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Endocrine Abstracts (2017) 49 GP231 | DOI: 10.1530/endoabs.49.GP231

1Endocrine Unit, ASST Carlo Poma, Mantua, Italy; 2Nuclear Medicine, ASST Spedali Civili of Brescia, Brescia, Italy; 3Nuclear Medicine, University of Brescia, Brescia, Italy; 4Clinical Oncology, University of Brescia, Brescia, Italy; 5Oncological Endocrinology, University of Turin, Turin, Italy; 6Nuclear Medicine, Humanitas, Milan, Italy; 7Nuclear Medicine, University Federico II of Naples, Naples, Italy; 8Nuclear Medicine, “Maria della Misericordia” Hospital, Perugia, Italy; 9Internal Medicine, University Sapienza of Rome, Rome, Italy; 10Endocrinology, University of Pisa, Pisa, Italy; 11Nuclear Medicine, Arcispedale S. Maria Nuova A.O. Reggio Emilia, Reggio Emilia, Italy; 12Department of Molecular and Translational Medicine, University of Brescia, Brescia, Italy; 13Department of Medicine and Surgery, University of Salerno, Salerno, Italy; 14Institute of Biostructure and Bioimaging of the National Research Council of Italy – CNR, Naples, Italy; 15Nuclear Medicine, Catholic University of Rome, Italy, Rome, Italy; 16Endocrinology, San Raffaele Vita-Salute University, Milan, Italy.

Although differentiated thyroid cancer (DTC) has the third highest propensity to spread to the bone after breast and prostate cancer, there is a paucity of data concerning the treatment of bone metastasis (BM) in this setting. The MOSCATI (Metastasi OSsee da Carcinoma TIroideo) was a multicenter, retrospective study investigating the real-life outcome and management of BM in 143 patients (80 F, 63 M; median age 60 years) with DTC involving 10 specialized centers in Italy. One or more skeletal related events (SREs) were diagnosed in 58% of patients in significant association with more aggressive tumor histotype (OR 5.39), higher number of BM (OR 1.36), localization of BM to thoracic spine (OR 2.7), cervical spine (OR 7.47) or skull (OR 2.28), and lack of radio-iodine (RAI) uptake (OR 6.03). RAI treatment was performed in 93% of patients. Bone active drugs were used in 32 patients with SRE (22.4%; zoledronate in 31 and denosumab in one). Bone active drugs were used more frequently in patients with more aggressive histotype of DTC (P<0.001), with RAI-refractory BM (P<0.001) who did not receive RAI therapy (P<0.001) and/or in those with multiple BM (P=0.006), malignant hypercalcemia (P=0.001), pathological fractures (P=0.02) and in those undergoing radiotherapy (P<0.001). After treatment, 13.5% of patients developed new SREs and 39 patients (27.3%) died. RAI treatment significantly prevented the second SRE (HR 0.01) and decreased mortality (HR 0.12) as compared to patients treated with anti-resorptive drugs alone. Patients treated with RAI plus anti-resoptive drugs showed less efficacy in preventing second SRE and decreasing mortality as compared to treatment with RAI alone. In conclusion, in the real life, the use of bone active drugs is currently limited to zoledronate in patients with pre-existing SREs. In this specific clinical setting, RAI therapy, but not zoledronate, prevented progression of SREs and mortality. Future studies are needed to clarify the effectiveness of anti-resorptive drugs in primary prevention of SREs and possible advantages of denosumab versus zoledronate in the treatment of BM from DTC.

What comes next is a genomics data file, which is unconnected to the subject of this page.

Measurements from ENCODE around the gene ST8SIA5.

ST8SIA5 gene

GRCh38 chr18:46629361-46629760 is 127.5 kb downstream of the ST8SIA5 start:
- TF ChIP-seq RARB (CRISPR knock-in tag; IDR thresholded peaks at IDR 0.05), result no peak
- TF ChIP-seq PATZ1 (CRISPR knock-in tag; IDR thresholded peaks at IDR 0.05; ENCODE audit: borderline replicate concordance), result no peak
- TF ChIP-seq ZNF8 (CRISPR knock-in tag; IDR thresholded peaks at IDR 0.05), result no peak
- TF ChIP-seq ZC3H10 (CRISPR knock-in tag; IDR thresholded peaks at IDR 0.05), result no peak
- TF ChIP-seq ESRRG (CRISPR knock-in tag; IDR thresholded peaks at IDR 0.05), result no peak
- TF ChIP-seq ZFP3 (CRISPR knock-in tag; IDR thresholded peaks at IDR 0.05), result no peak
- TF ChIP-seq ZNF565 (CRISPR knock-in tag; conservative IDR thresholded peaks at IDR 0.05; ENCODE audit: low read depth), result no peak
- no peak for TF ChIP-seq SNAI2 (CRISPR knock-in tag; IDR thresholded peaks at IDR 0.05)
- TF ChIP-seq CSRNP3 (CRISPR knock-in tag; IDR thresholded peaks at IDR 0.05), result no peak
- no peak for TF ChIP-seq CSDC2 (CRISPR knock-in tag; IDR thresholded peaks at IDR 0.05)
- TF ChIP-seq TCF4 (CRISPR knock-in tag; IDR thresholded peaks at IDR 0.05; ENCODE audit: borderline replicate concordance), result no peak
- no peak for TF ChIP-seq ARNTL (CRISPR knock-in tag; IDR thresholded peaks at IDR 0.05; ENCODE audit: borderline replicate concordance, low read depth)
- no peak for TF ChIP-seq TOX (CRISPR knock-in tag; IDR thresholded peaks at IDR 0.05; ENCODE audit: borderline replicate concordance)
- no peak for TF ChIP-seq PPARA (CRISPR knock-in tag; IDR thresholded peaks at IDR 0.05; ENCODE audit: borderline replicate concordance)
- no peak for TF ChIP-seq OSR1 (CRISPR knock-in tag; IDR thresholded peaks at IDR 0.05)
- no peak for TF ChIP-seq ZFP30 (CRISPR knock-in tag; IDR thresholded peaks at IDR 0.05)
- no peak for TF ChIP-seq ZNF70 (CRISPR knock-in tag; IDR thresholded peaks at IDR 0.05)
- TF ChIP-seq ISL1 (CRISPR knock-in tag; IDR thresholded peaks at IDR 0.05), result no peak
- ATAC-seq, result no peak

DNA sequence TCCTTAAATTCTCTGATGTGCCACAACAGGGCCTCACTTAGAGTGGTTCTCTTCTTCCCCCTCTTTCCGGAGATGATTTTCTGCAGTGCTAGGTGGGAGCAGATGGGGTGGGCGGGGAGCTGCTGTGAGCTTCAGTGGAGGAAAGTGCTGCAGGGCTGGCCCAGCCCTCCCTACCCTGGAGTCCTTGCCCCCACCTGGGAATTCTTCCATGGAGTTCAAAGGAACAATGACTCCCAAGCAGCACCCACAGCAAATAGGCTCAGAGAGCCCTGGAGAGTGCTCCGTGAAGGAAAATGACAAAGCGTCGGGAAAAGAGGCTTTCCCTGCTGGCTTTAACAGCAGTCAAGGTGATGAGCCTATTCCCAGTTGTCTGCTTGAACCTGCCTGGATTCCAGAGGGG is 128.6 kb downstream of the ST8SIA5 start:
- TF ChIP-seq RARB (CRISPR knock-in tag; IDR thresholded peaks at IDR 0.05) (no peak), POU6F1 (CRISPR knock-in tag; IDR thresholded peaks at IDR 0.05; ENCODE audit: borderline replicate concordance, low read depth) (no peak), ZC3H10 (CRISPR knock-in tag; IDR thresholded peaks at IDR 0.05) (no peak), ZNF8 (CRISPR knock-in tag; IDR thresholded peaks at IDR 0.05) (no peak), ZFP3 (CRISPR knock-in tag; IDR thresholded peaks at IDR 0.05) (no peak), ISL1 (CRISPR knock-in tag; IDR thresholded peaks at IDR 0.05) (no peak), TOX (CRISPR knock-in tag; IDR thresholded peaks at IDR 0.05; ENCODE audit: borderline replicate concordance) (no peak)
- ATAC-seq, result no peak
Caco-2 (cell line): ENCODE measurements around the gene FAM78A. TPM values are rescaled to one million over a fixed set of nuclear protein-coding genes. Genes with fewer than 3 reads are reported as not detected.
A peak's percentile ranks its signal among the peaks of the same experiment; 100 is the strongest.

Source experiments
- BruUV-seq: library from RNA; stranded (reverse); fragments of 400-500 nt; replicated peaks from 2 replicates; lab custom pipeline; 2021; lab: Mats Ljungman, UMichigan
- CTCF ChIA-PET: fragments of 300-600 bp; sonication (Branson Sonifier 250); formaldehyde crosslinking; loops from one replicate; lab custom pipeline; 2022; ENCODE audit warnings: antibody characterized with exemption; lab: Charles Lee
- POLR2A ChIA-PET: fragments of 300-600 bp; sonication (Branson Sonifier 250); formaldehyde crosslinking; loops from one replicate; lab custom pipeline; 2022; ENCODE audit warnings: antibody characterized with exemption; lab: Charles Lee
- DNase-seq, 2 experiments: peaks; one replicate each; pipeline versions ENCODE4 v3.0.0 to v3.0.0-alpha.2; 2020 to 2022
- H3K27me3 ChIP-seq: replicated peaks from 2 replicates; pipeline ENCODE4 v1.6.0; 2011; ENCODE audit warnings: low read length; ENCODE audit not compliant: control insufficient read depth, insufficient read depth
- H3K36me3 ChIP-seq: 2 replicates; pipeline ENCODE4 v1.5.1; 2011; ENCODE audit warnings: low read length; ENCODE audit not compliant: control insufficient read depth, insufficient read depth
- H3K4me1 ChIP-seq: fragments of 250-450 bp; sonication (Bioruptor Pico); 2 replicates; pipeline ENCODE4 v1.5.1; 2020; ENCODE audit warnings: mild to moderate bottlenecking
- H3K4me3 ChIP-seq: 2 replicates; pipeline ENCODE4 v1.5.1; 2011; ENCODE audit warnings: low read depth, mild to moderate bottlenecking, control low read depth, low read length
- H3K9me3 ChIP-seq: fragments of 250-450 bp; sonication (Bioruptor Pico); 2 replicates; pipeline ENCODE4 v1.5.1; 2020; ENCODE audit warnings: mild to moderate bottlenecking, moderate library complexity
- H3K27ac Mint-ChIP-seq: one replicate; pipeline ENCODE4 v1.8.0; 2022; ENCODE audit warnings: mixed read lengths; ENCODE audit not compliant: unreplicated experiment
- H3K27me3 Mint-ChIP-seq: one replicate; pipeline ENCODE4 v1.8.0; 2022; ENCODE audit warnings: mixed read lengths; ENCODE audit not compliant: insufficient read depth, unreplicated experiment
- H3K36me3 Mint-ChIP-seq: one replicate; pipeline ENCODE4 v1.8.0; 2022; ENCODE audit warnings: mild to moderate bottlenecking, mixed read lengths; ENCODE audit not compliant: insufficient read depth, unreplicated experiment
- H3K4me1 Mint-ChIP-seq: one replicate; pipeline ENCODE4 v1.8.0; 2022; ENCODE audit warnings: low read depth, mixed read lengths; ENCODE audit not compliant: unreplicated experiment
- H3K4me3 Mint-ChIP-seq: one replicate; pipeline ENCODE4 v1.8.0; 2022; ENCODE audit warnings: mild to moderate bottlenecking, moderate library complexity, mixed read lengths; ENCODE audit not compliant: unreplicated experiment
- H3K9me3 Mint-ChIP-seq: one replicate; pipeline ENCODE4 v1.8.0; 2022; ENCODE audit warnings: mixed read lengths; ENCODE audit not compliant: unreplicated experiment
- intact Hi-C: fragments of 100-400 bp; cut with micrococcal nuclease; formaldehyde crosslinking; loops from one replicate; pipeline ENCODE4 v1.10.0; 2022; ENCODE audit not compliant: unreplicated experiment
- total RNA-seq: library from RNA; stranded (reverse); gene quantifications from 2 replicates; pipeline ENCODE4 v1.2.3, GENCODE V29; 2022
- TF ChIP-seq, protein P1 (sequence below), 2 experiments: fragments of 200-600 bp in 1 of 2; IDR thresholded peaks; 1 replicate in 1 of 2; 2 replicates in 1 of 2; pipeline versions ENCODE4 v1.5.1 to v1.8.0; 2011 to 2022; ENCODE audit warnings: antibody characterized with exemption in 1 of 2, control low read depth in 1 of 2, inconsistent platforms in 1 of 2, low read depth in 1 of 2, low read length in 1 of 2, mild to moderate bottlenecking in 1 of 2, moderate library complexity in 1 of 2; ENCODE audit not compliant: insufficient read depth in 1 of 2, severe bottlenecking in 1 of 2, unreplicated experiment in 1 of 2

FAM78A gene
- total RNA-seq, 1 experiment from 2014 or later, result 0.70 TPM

Volume 49

19th European Congress of Endocrinology

Lisbon, Portugal
20 May 2017 - 23 May 2017

European Society of Endocrinology 

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